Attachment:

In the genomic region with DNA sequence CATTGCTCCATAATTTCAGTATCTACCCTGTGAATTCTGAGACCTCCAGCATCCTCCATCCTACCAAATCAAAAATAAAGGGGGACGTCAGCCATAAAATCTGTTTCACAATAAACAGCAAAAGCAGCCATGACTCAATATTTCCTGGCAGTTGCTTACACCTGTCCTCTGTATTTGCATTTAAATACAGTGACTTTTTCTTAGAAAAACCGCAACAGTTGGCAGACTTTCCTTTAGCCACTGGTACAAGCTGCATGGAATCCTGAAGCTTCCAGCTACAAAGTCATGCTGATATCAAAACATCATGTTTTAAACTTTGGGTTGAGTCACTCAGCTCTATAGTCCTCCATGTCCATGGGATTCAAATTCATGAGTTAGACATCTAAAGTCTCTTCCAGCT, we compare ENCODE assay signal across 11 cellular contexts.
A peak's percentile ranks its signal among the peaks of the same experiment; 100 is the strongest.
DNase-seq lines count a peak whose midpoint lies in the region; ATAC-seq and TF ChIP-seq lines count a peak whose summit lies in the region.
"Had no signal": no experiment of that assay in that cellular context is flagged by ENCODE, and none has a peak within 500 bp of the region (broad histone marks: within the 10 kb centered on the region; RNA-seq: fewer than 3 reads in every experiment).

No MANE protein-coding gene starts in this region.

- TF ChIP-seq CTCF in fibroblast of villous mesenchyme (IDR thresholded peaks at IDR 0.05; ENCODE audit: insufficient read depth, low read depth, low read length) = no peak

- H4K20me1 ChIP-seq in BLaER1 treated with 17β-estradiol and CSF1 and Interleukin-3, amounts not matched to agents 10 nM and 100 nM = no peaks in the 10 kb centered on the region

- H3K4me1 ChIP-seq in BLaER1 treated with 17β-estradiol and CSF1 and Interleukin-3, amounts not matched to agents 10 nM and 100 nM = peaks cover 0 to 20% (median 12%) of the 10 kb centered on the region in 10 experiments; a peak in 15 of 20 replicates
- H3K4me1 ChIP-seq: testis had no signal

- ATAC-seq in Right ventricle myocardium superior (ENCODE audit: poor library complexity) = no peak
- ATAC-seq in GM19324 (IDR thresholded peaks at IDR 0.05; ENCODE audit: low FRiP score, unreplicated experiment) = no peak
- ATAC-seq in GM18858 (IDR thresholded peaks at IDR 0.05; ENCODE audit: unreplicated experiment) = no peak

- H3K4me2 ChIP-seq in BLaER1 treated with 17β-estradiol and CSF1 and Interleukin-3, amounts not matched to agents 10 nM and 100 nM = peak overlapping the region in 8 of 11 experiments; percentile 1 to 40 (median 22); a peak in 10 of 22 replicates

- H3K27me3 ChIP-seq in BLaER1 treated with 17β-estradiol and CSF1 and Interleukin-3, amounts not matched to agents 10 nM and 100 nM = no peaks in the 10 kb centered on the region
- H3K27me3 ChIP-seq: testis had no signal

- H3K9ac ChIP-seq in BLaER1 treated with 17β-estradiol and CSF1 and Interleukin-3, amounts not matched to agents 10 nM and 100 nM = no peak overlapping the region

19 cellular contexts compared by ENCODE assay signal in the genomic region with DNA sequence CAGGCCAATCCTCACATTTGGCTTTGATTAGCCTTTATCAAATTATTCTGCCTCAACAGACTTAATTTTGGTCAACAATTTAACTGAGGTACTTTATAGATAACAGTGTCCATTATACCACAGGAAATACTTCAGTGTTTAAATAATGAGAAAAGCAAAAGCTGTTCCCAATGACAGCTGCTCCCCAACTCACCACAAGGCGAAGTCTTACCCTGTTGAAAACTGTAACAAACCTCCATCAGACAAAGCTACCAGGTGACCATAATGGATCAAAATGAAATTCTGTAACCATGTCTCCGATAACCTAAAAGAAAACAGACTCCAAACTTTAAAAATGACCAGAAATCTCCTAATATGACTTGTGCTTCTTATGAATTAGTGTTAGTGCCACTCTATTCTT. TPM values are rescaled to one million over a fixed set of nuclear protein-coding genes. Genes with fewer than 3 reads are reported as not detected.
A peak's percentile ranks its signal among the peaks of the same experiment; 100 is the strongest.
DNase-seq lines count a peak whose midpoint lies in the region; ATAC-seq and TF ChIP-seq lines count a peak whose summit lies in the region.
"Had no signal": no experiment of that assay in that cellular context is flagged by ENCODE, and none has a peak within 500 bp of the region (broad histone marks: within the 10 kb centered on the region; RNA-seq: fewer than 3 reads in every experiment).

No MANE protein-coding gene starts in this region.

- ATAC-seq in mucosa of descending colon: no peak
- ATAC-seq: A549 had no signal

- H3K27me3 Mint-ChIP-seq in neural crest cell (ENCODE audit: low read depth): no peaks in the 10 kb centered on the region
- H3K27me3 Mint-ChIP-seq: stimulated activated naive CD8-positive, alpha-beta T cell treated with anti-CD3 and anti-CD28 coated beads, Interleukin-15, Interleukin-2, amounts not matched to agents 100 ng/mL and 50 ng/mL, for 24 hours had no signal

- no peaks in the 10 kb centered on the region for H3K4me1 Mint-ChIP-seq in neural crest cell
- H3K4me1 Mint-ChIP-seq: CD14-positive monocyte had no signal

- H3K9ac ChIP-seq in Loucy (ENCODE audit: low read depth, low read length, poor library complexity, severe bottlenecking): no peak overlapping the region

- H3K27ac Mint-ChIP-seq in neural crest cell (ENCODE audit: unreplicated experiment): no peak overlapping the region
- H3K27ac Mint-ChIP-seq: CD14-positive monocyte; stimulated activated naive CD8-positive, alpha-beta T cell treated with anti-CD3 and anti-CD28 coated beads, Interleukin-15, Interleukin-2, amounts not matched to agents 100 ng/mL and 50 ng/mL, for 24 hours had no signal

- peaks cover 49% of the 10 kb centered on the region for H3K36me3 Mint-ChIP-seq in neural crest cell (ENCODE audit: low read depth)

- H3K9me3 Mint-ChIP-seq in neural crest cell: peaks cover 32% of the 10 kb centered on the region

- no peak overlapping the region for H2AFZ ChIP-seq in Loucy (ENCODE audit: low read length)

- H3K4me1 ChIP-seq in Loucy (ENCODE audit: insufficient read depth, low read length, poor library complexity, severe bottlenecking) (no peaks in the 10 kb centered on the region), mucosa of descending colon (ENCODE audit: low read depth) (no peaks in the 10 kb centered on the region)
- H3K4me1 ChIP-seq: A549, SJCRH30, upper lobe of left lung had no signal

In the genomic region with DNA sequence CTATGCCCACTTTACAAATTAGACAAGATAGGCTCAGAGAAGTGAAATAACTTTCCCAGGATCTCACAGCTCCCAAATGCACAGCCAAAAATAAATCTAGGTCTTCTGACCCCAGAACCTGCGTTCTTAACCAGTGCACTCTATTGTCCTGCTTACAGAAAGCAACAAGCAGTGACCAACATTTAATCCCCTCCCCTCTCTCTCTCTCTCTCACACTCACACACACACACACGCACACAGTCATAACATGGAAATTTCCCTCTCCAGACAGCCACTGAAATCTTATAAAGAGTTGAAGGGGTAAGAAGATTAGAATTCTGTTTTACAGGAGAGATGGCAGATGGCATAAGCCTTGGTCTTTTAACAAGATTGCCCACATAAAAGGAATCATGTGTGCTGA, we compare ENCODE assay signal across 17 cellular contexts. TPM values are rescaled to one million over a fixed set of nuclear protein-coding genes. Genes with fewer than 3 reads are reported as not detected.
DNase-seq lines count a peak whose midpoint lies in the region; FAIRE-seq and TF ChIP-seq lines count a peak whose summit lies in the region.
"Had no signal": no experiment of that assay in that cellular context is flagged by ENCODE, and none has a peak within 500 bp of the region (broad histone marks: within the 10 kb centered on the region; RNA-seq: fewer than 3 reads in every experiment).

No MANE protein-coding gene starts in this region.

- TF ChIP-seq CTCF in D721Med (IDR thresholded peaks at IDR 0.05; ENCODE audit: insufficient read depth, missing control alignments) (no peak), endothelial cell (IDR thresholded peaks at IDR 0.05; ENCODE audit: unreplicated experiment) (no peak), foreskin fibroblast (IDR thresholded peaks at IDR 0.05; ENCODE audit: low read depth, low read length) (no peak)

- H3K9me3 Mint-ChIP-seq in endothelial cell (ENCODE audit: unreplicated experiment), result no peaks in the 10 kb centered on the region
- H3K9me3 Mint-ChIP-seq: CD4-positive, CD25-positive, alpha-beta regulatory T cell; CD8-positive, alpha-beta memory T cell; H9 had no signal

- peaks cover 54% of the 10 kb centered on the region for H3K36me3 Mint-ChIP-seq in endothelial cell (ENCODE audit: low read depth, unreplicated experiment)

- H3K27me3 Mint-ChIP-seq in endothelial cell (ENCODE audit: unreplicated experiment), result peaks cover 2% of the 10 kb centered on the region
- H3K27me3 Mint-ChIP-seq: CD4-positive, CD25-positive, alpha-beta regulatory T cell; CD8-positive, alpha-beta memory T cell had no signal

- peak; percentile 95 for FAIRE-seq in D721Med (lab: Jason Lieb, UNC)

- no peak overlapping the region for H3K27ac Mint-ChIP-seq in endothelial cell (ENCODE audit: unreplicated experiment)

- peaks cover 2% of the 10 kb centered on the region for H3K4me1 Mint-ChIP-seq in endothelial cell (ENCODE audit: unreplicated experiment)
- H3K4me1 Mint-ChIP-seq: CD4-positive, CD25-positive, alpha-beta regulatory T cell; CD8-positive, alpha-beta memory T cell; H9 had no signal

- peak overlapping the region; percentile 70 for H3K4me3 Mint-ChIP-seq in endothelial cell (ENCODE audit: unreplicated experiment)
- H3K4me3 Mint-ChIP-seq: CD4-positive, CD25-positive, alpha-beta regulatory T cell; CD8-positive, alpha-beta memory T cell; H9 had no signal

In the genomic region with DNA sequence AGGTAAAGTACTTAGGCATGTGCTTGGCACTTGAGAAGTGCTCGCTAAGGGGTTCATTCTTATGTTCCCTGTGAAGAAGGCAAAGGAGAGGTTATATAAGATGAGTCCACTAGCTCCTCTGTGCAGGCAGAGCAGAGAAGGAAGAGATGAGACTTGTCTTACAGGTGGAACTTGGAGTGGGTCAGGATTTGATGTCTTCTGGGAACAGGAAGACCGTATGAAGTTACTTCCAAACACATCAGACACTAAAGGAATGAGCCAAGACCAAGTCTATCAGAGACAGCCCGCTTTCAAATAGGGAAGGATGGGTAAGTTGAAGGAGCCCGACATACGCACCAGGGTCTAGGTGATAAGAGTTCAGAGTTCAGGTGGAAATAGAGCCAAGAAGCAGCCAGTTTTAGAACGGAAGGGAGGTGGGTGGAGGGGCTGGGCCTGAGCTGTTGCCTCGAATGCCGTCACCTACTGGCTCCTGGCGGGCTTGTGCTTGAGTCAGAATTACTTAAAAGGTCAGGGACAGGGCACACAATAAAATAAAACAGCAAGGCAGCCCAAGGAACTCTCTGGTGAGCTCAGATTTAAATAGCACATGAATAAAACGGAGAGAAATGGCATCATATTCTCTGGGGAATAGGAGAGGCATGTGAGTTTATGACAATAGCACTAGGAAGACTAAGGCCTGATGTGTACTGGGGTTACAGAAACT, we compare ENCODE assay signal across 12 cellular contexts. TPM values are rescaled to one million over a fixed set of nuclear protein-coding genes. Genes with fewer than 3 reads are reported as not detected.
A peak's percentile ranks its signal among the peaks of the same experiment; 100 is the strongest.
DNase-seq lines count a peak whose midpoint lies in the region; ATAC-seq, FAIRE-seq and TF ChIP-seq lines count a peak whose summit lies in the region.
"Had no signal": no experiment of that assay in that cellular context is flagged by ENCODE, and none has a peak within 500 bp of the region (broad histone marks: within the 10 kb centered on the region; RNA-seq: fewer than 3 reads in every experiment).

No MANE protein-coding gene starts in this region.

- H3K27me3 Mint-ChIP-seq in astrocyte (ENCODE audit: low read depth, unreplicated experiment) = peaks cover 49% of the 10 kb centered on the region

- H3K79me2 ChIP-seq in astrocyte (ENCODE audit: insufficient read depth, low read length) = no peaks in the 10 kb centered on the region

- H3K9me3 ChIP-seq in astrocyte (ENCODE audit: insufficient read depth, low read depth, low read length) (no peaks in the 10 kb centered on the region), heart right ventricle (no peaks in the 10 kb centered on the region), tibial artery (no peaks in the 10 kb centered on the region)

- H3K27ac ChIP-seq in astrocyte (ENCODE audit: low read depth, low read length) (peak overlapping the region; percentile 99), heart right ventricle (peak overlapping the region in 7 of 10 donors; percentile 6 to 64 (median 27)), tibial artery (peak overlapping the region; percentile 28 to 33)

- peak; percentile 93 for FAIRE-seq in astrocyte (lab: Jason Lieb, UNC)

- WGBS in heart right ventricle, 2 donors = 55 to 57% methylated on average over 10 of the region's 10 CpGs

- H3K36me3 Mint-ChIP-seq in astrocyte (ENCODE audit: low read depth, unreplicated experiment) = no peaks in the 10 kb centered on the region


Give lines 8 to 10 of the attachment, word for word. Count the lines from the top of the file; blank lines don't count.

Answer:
- H3K4me1 ChIP-seq in BLaER1 treated with 17β-estradiol and CSF1 and Interleukin-3, amounts not matched to agents 10 nM and 100 nM = peaks cover 0 to 20% (median 12%) of the 10 kb centered on the region in 10 experiments; a peak in 15 of 20 replicates
- H3K4me1 ChIP-seq: testis had no signal

- ATAC-seq in Right ventricle myocardium superior (ENCODE audit: poor library complexity) = no peak